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Monitoring pediatric antidepressant use

November 1, 2010
by Sandra McBee-Strayer, PhD, William Gardner, PhD, Kelly Kelleher, MD, MPH, Brandon Strange, MD, Kendra M. Heck, MPH, and Ling Fan, MD, MPH
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An automated clinical monitoring system benefits patients, lightens load on families and providers

Newer antidepressants are an important treatment option to be considered for youth with some of the most common and life-threatening psychiatric illnesses. There have, however, been significant controversies about possible severe adverse effects of pediatric use of antidepressants. Meta-analytic findings from the U.S. Food and Drug Administration (FDA) prompted a black box warning, first in 2004, because antidepressant medication likely increases the risk of suicidal thoughts or behaviors in some children and adolescents. 1,2 An increased risk was also found in a subsequent meta-analytic review, although the benefits of antidepressants appeared to be much greater than the risk for suicidal ideation and behavior for most young people. 3

As a result, organizations recommend physicians appropriately monitor youths who have been prescribed antidepressant medications. This article will discuss the essential elements of a monitoring approach for pediatric antidepressant use, an interactive voice response (IVR) computer system that incorporates these elements, a pilot study, and preliminary trial results.

Essential monitoring elements

Based on the FDA black box warning and subsequent revisions, we derived several essential monitoring elements, including the need for: (1) clinically sufficient monitoring, (2) a focus on potential side effects, (3) provisions for risk assessment and possible intervention when side effects are detected, and (4) a limit on the demands placed on providers and families.

Clinically sufficient monitoring. With regard to frequency, initial FDA monitoring guidelines included provider contact weekly for the first four weeks of treatment, biweekly for the next four weeks, at 12 weeks, and as clinically indicated after 12 weeks.4 Though this frequency is not specified in the most recent label revisions, current recommendations state that patients need to be “monitored appropriately and observed closely,” with monitoring most important at initiation of treatment or following dose changes.5

A focus on potential side effects. As indicated in the FDA guidelines, this focus would include the principal risk of “suicidality” as well as “clinical worsening” indicated by new, more frequent, and/or more intense symptoms related to pediatric antidepressant use. Symptoms and/or potential side effects include depression, anxiety, trouble sleeping, anger or aggression, and/or mania or agitation.6 Medication adherence would also require monitoring given the risks associated with stopping an antidepressant suddenly.6

Provision for risk assessment and possible intervention when side effects are detected. Though not specifically stated in the FDA recommendation, standardized, research-based methods and criteria should be used to assess risk, consider possible side effects, and determine potential interventions.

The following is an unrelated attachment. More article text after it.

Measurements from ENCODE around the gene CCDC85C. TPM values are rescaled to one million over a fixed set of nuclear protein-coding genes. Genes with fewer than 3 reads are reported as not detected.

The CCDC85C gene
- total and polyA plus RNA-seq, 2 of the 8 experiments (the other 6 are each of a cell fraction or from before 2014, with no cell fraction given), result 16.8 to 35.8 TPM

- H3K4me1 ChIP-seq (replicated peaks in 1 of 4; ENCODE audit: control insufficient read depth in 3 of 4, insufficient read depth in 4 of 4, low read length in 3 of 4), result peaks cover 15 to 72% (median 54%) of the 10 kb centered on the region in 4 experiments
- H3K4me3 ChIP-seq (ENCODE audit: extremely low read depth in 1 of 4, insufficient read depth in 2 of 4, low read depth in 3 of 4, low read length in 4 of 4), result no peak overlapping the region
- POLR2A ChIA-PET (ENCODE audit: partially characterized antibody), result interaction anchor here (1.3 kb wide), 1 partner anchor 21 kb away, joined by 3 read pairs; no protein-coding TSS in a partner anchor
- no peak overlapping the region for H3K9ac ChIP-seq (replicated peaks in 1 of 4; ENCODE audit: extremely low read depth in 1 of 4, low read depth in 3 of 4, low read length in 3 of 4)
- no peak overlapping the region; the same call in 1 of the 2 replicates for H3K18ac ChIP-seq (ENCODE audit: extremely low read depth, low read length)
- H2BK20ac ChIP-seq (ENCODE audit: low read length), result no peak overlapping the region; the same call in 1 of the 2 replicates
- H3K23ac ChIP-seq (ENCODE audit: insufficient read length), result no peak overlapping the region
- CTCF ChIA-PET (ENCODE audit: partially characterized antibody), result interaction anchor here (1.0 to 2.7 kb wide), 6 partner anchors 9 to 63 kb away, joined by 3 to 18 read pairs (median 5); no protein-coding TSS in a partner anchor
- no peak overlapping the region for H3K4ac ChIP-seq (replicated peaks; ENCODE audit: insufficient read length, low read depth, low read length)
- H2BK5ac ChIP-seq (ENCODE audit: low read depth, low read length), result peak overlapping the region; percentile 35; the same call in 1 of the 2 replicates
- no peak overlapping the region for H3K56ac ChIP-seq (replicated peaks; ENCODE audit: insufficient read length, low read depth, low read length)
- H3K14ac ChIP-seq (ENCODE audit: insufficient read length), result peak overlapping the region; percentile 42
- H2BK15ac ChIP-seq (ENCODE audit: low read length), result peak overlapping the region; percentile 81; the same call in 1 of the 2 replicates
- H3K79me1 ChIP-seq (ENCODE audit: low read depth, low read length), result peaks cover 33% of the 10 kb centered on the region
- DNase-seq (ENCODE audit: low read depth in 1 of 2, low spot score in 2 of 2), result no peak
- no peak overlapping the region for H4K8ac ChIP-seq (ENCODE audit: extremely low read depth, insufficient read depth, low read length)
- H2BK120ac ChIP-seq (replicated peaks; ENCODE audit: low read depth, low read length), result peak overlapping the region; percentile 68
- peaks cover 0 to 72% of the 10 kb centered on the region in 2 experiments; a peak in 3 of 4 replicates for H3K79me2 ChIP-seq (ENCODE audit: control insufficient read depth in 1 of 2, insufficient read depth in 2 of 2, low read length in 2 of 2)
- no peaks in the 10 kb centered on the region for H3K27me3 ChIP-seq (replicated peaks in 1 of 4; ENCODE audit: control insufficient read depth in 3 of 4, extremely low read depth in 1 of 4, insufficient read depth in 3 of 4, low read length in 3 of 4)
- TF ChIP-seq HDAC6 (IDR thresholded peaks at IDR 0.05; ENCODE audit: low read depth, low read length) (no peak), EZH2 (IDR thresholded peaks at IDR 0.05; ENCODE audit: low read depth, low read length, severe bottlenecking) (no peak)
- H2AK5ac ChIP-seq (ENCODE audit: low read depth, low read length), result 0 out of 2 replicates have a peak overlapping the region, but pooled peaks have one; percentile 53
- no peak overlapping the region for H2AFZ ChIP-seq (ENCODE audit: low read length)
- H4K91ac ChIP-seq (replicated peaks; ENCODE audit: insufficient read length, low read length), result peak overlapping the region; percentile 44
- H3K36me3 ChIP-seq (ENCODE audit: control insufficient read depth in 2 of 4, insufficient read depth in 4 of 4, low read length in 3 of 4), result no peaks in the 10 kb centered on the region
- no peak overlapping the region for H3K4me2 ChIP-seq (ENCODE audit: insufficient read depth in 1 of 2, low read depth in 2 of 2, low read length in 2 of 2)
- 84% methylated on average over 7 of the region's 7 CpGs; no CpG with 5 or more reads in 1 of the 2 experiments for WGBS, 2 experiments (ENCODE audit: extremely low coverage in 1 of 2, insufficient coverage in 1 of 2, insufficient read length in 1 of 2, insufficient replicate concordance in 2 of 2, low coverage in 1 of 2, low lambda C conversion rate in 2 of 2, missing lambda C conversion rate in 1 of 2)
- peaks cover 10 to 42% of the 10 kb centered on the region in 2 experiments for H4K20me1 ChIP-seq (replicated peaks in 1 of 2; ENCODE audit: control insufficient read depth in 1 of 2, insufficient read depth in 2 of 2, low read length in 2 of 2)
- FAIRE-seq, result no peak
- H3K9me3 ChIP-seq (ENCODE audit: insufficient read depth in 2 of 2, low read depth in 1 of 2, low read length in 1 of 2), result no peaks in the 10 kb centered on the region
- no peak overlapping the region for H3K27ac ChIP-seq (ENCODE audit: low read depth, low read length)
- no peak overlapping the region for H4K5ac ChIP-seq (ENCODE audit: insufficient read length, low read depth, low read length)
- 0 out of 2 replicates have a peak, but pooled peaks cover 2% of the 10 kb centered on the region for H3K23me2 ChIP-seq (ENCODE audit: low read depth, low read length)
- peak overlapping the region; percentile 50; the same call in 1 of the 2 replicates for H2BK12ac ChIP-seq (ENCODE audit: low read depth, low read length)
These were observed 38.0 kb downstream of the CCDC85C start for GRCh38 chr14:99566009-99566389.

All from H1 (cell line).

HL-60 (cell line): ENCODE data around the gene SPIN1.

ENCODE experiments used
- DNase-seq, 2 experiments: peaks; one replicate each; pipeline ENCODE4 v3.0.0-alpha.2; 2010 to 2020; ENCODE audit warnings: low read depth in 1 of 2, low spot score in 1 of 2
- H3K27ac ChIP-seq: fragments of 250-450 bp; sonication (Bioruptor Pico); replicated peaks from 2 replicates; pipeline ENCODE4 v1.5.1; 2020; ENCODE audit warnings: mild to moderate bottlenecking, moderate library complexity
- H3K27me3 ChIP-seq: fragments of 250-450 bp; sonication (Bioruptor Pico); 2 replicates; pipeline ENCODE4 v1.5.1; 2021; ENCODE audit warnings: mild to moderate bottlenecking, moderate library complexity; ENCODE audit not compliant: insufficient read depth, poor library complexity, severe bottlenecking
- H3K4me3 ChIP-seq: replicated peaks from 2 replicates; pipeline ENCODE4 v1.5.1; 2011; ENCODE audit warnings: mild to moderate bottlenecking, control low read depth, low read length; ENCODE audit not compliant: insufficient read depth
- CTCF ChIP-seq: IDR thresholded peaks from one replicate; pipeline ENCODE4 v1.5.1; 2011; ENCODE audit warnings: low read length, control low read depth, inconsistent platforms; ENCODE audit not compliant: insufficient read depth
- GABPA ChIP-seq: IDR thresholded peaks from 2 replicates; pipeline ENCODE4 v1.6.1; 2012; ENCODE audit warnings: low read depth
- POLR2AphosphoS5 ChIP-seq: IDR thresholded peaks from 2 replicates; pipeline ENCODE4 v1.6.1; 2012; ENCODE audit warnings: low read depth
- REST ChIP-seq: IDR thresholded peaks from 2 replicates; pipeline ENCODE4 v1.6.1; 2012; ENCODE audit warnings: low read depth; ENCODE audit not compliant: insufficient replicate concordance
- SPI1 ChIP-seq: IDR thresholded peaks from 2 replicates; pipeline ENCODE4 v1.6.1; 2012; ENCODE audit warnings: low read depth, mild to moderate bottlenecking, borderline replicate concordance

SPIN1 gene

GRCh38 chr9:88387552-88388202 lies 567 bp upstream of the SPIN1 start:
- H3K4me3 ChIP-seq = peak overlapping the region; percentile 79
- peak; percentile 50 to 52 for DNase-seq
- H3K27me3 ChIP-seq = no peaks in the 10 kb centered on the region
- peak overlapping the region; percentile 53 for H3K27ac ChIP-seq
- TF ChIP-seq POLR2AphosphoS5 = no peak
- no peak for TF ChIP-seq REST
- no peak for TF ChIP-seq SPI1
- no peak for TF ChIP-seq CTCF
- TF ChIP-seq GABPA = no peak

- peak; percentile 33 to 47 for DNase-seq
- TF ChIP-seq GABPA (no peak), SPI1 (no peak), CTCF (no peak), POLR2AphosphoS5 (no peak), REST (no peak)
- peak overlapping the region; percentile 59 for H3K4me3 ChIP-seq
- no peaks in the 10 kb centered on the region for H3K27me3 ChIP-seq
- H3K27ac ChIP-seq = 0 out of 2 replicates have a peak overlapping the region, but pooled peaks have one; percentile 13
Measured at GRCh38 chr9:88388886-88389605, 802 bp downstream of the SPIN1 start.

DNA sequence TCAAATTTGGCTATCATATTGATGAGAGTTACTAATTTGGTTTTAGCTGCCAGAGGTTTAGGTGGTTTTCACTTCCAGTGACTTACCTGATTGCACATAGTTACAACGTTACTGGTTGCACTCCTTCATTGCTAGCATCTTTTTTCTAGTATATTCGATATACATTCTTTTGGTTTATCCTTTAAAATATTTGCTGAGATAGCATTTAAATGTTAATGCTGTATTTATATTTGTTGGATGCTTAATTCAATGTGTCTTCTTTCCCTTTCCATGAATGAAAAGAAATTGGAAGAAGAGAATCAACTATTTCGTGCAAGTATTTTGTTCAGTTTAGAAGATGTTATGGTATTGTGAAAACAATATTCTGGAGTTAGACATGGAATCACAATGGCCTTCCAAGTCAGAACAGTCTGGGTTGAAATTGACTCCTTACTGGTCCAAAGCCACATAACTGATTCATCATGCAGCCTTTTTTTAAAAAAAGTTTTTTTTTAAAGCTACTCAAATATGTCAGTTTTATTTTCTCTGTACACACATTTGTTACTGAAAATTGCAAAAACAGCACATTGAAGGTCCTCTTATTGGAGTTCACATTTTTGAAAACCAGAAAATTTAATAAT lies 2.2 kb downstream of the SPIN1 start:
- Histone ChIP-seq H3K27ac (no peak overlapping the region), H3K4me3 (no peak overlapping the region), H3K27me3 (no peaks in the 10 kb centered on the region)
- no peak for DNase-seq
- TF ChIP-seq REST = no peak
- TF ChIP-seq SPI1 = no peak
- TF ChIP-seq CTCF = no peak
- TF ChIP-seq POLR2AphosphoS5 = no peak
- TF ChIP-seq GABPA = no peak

Minimize demands on providers and families. Adhering to FDA guidelines, such as those for pediatric antidepressant use, generally involves increased professional contact with either a psychiatrist or primary care physician. However, this can be complicated given the shortage of child and adolescent psychiatrists, a lack of access by primary care to psychiatric decision support, and questions about whether primary care physicians can be reimbursed for medication management visits.7,8 In addition, increased monitoring could stress families if more frequent appointments cause transportation problems or financial concerns.9

Monitoring use via an IVR computer system

To address these concerns and allow convenient, timely monitoring of children and adolescents receiving antidepressant meds, researchers at Nationwide Children's Hospital (NCH) in Columbus, Ohio developed the Pharmaceutical and Safety Tracking (PhaST) system. PhaST is an interactive voice response computer system that generates seven automated phone calls within the three month period following a new pediatric antidepressant prescription.

During each call, the respondent is asked eight screening questions inquiring about medication adherence and potential side effects, as shown in Table 1. The calls, which are timed to occur at the initiation of treatment and during potential dose changes, provide clinically sufficient monitoring in accord with FDA monitoring guidelines. Respondents may answer each question by pushing numbers on the phone's key pad. They may supplement their replies by leaving a voice message.

If a concern is detected during a monitoring call, an on-call PhaST triage staff (PTS) member is paged. When the page is received, the staff member becomes responsible for providing risk assessment and possible intervention when side effects are detected.
This is done by logging into a Web-based application (PhaST Web) that provides data from the screening call and research-based guidance that is used to gather additional details about patient symptoms, determine the patient's current level of risk, and decide what, if any, additional interventions or actions are required. As each monitoring call is completed, an e-mailed report is issued to the patient's care provider, detailing initial screening results, any PTS risk assessment information and subsequent actions.

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